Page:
For no reason I could solidly articulate, I decided to go back to my old church this morning to visit.
Despite being arguably more Pagan than Christian now, and taken deliberate steps away from Evangelical Churchianity, I still miss some aspects of church-based life. This is why I still occasionally visit a few churches, including my sister’s church. And my own former church.
I did kind of wonder at my own presence. No-one there really knows why I left. A very small number of people have a little bit of an idea, but most do not and are not interested enough to come ask. What makes a bit more complicated was that this church is currently in the long and very slow process of merging with another church, one that I also have a few friends at from my previous Christian life. And this morning happened to be a combined service, which was definitely a happy accident.
Churches merging is unusual and I’m kind of glad people in both churches know this. Normally merges happen when two churches get too small to be viable. I don’t think this is happening to either of them, but I do remember when one of them was briefly large enough to consider two morning services. In fact, it is more common for churches to split, often over either doctrine or personality. Or both.
But I didn’t necessarily want to blog about that. Because I also happened to encounter an old friend who I lost track of years ago – he didn’t really attend either church, but he was in my bible study and we got to know each other during that time. And he was there today.
One thing Pagans are aware of is synchronicity. This is where events happen that seem to be guided by supernatural forces. Christians tend to call this “God’s hand”. But whatever it is, it happened today to me.
It was right as I was leaving and had actually stepped off the church property. This old friend didn’t seem totally sure I would recognise him, but I did. It was quickly apparent he did not know my recent history. In fact, he did not know I had had a failed marriage behind me. But in explaining what followed he mentioned the phrase “a personal journey”. And then he said “are you spiritual than religious”, clearly expecting a “yes”. And then he said he’d recently been in Tibet, which is a highly spiritual land.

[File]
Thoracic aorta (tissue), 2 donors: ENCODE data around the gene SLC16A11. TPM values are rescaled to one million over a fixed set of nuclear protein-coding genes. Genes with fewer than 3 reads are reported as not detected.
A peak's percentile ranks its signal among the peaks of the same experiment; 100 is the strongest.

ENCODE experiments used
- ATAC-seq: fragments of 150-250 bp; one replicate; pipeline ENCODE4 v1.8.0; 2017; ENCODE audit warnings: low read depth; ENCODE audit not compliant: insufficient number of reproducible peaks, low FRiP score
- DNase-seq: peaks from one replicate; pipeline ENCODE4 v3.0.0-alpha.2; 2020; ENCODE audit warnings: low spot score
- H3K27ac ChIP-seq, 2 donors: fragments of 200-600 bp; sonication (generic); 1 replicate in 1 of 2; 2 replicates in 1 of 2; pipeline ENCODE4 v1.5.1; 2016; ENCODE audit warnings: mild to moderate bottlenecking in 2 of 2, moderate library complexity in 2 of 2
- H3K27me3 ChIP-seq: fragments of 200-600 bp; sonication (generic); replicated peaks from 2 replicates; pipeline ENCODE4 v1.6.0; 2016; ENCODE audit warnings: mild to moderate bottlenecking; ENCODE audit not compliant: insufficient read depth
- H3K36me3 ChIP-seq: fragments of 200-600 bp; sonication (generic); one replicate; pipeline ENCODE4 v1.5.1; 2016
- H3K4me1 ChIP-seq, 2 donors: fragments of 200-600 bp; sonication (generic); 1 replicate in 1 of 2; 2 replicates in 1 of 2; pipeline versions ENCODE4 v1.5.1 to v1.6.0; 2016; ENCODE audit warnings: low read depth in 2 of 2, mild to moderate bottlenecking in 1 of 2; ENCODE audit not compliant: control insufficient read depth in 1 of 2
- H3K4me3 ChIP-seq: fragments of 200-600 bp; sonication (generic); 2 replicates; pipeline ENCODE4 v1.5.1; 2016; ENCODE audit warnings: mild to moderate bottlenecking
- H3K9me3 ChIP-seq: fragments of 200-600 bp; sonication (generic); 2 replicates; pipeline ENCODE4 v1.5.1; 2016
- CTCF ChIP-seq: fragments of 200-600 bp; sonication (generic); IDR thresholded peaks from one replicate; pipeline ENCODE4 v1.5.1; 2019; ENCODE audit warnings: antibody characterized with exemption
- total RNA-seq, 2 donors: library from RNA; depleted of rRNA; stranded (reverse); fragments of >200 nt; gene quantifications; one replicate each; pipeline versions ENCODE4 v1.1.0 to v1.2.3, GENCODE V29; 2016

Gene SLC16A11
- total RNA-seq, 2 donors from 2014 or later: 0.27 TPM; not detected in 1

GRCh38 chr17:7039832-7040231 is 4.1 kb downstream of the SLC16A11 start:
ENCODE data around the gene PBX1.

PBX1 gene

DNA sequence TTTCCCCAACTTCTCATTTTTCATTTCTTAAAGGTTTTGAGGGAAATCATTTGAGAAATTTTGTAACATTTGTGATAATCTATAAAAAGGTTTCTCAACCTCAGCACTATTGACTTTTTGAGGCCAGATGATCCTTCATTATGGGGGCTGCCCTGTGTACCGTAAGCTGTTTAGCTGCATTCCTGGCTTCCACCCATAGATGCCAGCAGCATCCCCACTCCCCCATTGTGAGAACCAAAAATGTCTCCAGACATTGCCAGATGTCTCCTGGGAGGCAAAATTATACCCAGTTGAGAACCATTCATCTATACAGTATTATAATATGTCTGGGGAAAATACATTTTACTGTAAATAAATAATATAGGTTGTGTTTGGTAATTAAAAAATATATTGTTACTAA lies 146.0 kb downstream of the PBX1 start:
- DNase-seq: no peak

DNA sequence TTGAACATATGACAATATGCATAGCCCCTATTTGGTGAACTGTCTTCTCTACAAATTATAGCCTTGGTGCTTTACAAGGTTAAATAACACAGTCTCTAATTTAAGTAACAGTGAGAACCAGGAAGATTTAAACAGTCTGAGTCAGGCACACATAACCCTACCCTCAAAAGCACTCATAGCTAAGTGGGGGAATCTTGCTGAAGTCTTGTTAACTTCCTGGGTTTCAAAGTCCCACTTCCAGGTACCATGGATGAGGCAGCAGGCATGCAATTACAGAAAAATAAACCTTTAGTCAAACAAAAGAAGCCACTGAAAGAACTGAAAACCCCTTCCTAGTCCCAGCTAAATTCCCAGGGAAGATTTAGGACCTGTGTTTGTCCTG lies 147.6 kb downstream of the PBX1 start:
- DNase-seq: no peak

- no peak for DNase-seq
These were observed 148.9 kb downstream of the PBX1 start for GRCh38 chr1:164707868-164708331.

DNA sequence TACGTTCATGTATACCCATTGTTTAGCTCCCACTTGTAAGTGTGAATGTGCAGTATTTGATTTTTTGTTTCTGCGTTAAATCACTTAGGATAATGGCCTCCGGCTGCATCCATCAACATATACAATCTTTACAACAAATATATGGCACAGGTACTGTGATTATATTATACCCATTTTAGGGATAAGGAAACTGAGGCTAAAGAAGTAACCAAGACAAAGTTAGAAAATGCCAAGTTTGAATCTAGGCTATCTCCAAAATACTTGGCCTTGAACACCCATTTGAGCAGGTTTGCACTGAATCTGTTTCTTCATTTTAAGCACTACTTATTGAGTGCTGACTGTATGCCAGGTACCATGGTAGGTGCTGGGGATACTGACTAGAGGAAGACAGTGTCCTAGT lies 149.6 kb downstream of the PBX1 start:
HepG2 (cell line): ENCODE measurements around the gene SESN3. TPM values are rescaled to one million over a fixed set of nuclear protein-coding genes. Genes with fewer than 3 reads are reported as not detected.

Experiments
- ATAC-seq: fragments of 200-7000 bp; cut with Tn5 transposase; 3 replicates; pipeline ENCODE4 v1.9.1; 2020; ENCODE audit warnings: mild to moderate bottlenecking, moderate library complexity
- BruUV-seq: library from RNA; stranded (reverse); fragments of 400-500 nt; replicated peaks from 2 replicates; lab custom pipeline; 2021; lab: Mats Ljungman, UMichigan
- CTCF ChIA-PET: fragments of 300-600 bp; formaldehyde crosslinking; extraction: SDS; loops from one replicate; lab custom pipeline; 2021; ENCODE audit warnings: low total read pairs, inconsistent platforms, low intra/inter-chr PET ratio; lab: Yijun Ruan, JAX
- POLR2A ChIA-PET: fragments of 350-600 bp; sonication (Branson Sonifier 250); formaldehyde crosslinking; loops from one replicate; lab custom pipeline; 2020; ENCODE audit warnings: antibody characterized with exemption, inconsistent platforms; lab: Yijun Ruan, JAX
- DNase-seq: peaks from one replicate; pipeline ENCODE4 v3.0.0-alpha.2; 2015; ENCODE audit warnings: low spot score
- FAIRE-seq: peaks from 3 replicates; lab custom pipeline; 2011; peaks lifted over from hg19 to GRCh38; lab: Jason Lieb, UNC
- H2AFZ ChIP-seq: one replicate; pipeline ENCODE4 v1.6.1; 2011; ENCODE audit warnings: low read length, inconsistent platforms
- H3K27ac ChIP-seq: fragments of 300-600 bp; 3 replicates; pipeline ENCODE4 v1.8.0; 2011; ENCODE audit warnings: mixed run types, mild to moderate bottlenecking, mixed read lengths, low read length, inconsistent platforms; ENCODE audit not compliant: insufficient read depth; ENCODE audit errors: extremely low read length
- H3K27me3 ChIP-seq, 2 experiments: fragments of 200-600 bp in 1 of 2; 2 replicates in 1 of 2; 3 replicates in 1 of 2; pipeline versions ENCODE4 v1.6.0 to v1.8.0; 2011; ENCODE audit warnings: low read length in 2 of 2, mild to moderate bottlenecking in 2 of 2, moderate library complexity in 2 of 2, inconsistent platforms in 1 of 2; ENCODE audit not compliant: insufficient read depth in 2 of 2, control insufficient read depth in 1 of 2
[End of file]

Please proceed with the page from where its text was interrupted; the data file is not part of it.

That’s when I recognised the synchronicity. This was the first person in months from my former Christian circles I could begin to tell that I was “less Christian than I used to be”. I was meant to find him today. All the doubt about putting my toes back into the church evaporated. All the shenanigans of setting up my whole weekend so that I could be there on time this morning all felt worth it. He even understood the problem of not being able to take someone along with me on such a journey. (I’ve posted before about this: another person still firmly inside a way of thinking will likely not understand your journey because they’re not asking the same questions as you are.)
If anything, this was a confirmation that whilst my journey is my journey, many others have been down similar paths. And the really interesting thing about striking out on your own spiritual path is that when you start talking about it, it is those who have also done this that you get the recognition and encouragement from.